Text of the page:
Eržika Sojková

* 1949

  • „ I mainly remember that down below, below us, was the Mrakšov farm and next to it was a huge pond. And I had no idea at the time that the pond actually belonged to Slupečná. And then, before the dam began to fill, I remember that my mother and I walked around that pond, but on the other side across the Vltava, and there was a swinging bridge over the river. But the river - it was a bigger stream. Today, when I think about it in retrospect, when I look below the dam, then I go along the river to somewhere near Vyšší Brod, so it really is a bigger stream. But there was a footbridge across that stream... across from it, u Nováčků it was called​​, there was 'Konzum' written in big letters and that's where we used to go shopping. And every time we walked over that footbridge, my mother used to wear those wide skirts, when we didn't walk evenly, the footbridge swayed and we grabbed the skirt and didn't want to let go.“

  • „ All of a sudden the estates closed everything, they let us all go and where... So right before the [iron] curtain we said to ourselves: 'We have to make some money.' So we started building a stable. A stable, a warehouse and a kind of kitchen where the killings took place etc. We got it under the roof, and suddenly everything was different. The landowners could not sell cattle, the bulls were overgrown, fat, simply no one wanted them, no one bought them. So we thought, 'What now?' And so we remembered those East Germans. And instead of a stable and a hayloft, we borrowed money. It was only half a million. We built it and turned it into a guest house. But there weren't that many guests and we didn't have the repayments. So I had to, willy-nilly, work illegally in Austria. And it was always on the border [with a strong German accent]: 'And where are you going?' But I can say that it was a difficult period because it was simply impossible to get a work permit at that time. So I stuck with one family, she was a doctor and he was an engineer, and I was with the children. I went three days a week, and that's how we managed to pay off the debt.“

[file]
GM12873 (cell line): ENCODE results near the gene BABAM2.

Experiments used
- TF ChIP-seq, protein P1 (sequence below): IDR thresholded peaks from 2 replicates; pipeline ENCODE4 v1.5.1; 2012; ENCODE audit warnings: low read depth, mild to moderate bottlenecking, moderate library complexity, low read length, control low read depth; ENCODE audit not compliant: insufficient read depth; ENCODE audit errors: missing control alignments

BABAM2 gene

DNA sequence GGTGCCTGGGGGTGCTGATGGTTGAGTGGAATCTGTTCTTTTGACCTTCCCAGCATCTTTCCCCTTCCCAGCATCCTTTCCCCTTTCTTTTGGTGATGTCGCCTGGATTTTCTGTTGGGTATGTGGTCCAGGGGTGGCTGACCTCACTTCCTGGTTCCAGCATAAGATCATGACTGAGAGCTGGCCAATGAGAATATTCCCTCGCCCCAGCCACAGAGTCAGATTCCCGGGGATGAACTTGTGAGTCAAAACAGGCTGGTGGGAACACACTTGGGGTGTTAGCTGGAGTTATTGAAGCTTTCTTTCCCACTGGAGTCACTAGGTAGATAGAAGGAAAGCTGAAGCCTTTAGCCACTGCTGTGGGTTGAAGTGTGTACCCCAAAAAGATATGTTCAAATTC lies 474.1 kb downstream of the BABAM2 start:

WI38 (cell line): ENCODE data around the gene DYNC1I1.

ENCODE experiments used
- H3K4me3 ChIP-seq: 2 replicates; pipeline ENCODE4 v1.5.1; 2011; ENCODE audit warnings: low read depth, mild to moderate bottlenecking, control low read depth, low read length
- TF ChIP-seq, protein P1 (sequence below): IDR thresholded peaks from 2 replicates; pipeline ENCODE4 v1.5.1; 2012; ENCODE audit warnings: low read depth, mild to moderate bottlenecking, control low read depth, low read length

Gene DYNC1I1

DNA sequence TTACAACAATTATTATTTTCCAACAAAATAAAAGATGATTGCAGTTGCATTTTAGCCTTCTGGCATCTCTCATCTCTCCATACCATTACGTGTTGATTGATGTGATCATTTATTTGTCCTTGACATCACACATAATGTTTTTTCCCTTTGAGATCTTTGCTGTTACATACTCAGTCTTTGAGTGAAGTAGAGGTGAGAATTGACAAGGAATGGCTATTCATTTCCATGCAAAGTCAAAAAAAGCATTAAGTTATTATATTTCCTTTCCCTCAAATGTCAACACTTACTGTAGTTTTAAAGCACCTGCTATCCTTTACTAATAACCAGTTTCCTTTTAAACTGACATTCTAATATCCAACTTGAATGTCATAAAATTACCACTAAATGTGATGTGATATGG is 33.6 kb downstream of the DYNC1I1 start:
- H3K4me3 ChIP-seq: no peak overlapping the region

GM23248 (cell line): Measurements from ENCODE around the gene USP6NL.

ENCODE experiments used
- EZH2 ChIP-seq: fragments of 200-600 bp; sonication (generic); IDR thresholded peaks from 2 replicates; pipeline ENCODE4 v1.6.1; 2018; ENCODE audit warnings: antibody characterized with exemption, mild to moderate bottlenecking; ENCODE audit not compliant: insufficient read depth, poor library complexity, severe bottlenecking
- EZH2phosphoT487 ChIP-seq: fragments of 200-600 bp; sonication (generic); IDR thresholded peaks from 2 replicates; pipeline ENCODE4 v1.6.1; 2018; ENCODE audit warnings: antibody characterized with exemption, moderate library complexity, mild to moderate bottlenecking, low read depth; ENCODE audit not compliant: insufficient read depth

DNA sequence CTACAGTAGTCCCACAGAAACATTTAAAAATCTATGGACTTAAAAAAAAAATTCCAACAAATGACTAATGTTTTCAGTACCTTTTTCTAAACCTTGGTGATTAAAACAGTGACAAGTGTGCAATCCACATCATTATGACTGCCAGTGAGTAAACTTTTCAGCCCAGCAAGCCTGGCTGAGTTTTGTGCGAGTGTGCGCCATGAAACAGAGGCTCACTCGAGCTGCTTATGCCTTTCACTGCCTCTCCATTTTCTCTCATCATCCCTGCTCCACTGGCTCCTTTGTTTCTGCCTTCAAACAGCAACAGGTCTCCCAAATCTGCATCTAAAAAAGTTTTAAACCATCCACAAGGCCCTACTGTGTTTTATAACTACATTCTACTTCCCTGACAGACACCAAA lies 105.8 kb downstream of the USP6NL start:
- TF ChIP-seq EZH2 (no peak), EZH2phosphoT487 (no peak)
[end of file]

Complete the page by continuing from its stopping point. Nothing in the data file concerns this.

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    Horní Planá, 29.06.2021

    duration: 01:14:51
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I just go out and nobody stops me at the border

Eržika Sojková in 1967
Eržika Sojková in 1967
photo: witness’s archive

Eržika Sojková, born Jarošová, was born on February 16, 1949 in the now defunct settlement of Svatý Prokop near Lipno nad Vltavou. Her parents came to Czechoslovakia as Slovak re-emigrants from the Romanian village of Bodonoš in 1947. Her father worked on the construction of the Lipno dam, and the family eventually settled in the village of Slupečná, originally inhabited by Germans. In 1967, Eržika Sojková graduated from secondary school in Kaplice. In the same year, her older sister Hana left and went after her partner in Austria, whom Eržika visited in the summer of the following year. Austria thus experienced the invasion of Warsaw Pact troops. However, she returned to Czechoslovakia due to concerns about her parents. Shortly thereafter, she met her future husband. In the 1970s, Slupečná housed vacationers from the German Democratic Republic (GDR), in the 1990s she started a business in tourism, and briefly worked in Austria. For her, the fall of communism meant, on the one hand, the desired freedom of movement, and on the other hand, economic uncertainty due to the destruction of state estates and local factories. In 2021, Eržika Sojková lived in Slupečná.